# My R Take on Advent of Code – Day 3

December 27, 2018
By

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Ho, ho, ho, Happy Chris.. New Year? Between eating the sea of fish (as the Polish tradition requires), assembling doll houses and designing a new kitchen, I finally managed to publish the third post on My R take on Advent of Code. To keep things short and sweet, here’s the original challenge:

Each Elf has made a claim about which area of fabric would be ideal for Santa’s suit. All claims have an ID and consist of a single rectangle with edges parallel to the edges of the fabric. Each claim’s rectangle is defined as follows:
The number of inches between the left edge of the fabric and the left edge of the rectangle.
The number of inches between the top edge of the fabric and the top edge of the rectangle.
The width of the rectangle in inches.
The height of the rectangle in inches.
A claim like #123 @ 3,2: 5×4 means that claim ID 123 specifies a rectangle 3 inches from the left edge, 2 inches from the top edge, 5 inches wide, and 4 inches tall. Visually, it claims the square inches of fabric represented by # (and ignores the square inches of fabric represented by .) in the diagram below:

………..
………..
…#####…
…#####…
…#####…
…#####…
………..
………..
………..

The problem is that many of the claims overlap, causing two or more claims to cover part of the same areas. For example, consider the following claims:

#1 @ 1,3: 4×4
#2 @ 3,1: 4×4
#3 @ 5,5: 2×2

Visually, these claim the following areas:

……..
…2222.
…2222.
.11XX22.
.11XX22.
.111133.
.111133.
……..

The four square inches marked with X are claimed by both 1 and 2. (Claim 3, while adjacent to the others, does not overlap either of them.). If the Elves all proceed with their own plans, none of them will have enough fabric. How many square inches of fabric are within two or more claims?

This is interesting! let’s load `tidyverse` and have a quick look at the data:

``````library(tidyverse)

``````##                    V1
## 1 #1 @ 850,301: 23x12
## 2 #2 @ 898,245: 15x10
## 3   #3 @ 8,408: 12x27
## 4 #4 @ 532,184: 16x13
## 5 #5 @ 550,829: 11x10
## 6 #6 @ 656,906: 13x12``````

Ha! It looks like we need to first extract each dimension from the original input – easy-peasy with a little bit of regex and `parse_number`:

``````# separate and clean dimension figures
clean_input <- raw_input %>%
rename(input = V1) %>%
mutate(ID = str_extract(input, '#[:digit:]+'), # extract ID
from_left_edge = str_extract(input, '@..?[:digit:]+\\,'), # extract right squares
from_top_endge = str_extract(input, '\\,[:digit:]+\\:'), # extract top square
width = str_extract(input, '[:digit:]+x'), # extract left dimension
height = str_extract(input, 'x[:digit:]+')# extract right dimension
) %>%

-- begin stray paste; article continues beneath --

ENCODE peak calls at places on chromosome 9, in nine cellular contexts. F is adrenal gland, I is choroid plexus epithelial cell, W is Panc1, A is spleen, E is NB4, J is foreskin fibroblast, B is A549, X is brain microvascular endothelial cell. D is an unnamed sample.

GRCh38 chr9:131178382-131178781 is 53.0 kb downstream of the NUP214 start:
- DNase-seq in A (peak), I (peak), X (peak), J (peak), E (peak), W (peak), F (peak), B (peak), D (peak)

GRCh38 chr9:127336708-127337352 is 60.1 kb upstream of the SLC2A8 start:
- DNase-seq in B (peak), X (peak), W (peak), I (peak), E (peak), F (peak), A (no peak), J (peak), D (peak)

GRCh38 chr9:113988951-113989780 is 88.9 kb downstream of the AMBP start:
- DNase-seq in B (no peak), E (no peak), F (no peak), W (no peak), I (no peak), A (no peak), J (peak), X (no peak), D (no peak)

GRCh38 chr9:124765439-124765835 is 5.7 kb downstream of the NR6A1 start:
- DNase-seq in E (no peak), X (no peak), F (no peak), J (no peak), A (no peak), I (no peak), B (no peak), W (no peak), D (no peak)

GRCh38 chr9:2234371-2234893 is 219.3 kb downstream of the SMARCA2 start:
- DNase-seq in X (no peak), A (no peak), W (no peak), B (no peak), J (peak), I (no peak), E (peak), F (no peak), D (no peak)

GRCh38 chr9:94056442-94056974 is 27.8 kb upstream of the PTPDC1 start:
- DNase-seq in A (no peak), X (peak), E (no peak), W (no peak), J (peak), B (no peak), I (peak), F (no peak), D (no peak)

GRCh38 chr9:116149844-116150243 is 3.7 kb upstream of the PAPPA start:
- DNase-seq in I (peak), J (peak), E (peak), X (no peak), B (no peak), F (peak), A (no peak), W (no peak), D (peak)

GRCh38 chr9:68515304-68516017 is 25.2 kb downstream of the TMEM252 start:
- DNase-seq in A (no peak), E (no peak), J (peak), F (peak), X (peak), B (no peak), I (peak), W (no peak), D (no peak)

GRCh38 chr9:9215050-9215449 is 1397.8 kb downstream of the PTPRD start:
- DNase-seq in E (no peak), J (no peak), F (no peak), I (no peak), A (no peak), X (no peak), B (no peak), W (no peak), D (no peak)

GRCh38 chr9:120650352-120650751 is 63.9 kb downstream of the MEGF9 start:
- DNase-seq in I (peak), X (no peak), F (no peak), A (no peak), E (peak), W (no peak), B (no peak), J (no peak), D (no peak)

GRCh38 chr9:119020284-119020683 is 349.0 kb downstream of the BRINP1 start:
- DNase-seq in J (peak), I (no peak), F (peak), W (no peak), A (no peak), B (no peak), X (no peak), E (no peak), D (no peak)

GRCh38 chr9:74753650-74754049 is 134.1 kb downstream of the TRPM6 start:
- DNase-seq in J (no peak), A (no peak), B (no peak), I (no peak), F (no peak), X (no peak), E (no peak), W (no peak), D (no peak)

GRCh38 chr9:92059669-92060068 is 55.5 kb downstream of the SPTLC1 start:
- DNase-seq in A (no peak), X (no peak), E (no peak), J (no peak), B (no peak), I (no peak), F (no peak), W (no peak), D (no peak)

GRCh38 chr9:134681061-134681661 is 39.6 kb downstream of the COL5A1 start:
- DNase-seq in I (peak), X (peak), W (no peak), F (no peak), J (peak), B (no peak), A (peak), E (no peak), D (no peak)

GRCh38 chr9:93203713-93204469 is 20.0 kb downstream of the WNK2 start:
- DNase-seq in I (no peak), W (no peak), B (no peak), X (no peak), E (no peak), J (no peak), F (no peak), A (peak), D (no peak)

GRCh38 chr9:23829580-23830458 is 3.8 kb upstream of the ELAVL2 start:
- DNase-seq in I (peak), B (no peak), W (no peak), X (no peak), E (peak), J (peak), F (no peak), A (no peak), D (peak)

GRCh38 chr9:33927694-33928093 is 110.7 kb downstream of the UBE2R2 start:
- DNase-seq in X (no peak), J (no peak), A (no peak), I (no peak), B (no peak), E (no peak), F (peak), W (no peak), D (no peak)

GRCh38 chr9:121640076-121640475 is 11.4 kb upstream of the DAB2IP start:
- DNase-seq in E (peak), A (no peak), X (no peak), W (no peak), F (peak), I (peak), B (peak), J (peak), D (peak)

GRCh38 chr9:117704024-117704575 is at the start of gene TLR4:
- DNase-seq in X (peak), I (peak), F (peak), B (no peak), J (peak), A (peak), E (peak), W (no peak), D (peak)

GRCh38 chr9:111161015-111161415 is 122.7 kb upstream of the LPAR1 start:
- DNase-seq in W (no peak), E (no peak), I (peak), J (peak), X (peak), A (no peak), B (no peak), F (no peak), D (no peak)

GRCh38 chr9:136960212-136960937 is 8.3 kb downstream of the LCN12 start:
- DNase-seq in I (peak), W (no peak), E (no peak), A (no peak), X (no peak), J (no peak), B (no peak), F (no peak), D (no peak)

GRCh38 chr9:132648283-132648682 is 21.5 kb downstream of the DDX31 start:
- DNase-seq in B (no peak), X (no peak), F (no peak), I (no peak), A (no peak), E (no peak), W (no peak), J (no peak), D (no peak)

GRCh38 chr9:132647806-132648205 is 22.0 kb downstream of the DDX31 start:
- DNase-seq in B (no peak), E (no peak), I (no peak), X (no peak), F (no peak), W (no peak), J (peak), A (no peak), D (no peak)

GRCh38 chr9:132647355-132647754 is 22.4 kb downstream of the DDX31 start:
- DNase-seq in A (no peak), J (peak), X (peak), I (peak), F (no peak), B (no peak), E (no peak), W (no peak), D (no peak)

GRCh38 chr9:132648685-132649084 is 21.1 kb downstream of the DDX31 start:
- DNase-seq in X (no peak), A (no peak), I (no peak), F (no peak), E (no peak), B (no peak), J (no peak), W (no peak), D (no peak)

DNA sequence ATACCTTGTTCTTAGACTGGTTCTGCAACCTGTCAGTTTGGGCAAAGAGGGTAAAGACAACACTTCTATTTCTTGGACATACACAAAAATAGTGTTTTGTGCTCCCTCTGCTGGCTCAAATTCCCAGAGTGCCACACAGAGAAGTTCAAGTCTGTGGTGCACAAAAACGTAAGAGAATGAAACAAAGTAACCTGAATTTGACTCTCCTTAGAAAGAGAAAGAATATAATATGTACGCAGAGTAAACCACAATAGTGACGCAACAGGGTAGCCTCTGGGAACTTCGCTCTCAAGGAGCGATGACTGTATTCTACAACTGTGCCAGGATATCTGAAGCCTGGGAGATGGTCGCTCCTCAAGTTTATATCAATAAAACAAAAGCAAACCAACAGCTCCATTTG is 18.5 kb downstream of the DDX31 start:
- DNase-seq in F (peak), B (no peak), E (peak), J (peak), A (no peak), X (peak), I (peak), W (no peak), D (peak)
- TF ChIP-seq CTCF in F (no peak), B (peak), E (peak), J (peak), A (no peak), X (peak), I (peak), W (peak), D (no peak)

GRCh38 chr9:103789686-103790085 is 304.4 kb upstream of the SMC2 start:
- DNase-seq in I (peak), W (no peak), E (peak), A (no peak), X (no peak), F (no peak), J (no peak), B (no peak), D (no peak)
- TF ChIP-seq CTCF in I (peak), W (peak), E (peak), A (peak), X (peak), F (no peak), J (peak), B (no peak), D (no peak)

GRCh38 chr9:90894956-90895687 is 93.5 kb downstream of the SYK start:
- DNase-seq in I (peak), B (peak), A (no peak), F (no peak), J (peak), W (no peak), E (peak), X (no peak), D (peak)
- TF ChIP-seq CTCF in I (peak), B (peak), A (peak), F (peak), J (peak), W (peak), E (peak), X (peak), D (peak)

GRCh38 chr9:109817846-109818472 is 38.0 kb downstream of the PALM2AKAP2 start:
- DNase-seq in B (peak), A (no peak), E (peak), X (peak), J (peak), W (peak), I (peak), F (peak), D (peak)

mutate_if(is.character, readr::parse_number) # extract numbers

``````##                  input ID from_left_edge from_top_endge width height
## 1  #1 @ 850,301: 23x12  1            850            301    23     12
## 2  #2 @ 898,245: 15x10  2            898            245    15     10
## 3    #3 @ 8,408: 12x27  3              8            408    12     27
## 4  #4 @ 532,184: 16x13  4            532            184    16     13
## 5  #5 @ 550,829: 11x10  5            550            829    11     10
## 6  #6 @ 656,906: 13x12  6            656            906    13     12
## 7  #7 @ 489,357: 24x23  7            489            357    24     23
## 8  #8 @ 529,898: 12x19  8            529            898    12     19
## 9  #9 @ 660,201: 19x28  9            660            201    19     28
## 10 #10 @ 524,14: 21x27 10            524             14    21     27``````

Now that we have the dimensions, how do we go about determining the overlap?
My idea was to, for each claim, create a series of ‘coordinates’ where the digit before a dot indicates the position from the left edge and the second number the position from the top edge. Overlapping squares from different samples would have the same ‘coordinates’.

Right, but how to do it in R? this is where `outer` function comes in handy. Let’s take the first example:

``````# first example
#1 @ 1,3: 4x4

from_left_edge <- 1
width <- 4
from_top_endge <- 3
height <- 4

# create a series of coordinates per set of dimensions
dims <- as.vector(outer(from_left_edge + 1:width,
from_top_endge + 1:height,
paste, sep = '.'))

sort(dims)``````
``````##  [1] "2.4" "2.5" "2.6" "2.7" "3.4" "3.5" "3.6" "3.7" "4.4" "4.5" "4.6"
## [12] "4.7" "5.4" "5.5" "5.6" "5.7"``````

Neat! Now, let’s wrap it up in a function and apply it to the challenge dataset:

``````#function that creates coordicates for squares occupied by each claim
get_dimensions <- function(from_left_edge,
width,
from_top_endge,
height
) {

dims <- as.vector(outer(from_left_edge + 1:width,
from_top_endge + 1:height,
paste, sep = '.'))
return(dims)

}

## apply the function to the challenge dataset
final_list <- pmap(list(from_left_edge = clean_input\$from_left_edge,
width = clean_input\$width,
from_top_endge = clean_input\$from_top_endge,
height = clean_input\$height),
get_dimensions)

# a list of 'coordinates' for the first claim
``## [1] "851.302" "852.302" "853.302" "854.302" "855.302" "856.302"``

Now, let’s calculate the number of those coordiates that appear more than once in our list, which will give us the final solution to the Day 3 Puzzle:

``````## final solution
final_list%>%
unlist() %>%
table() %>% # get counts per coordinate
as_tibble() %>% # put it in usable format
filter(n > 1) %>%
nrow() ``````
``## [1] 113576``

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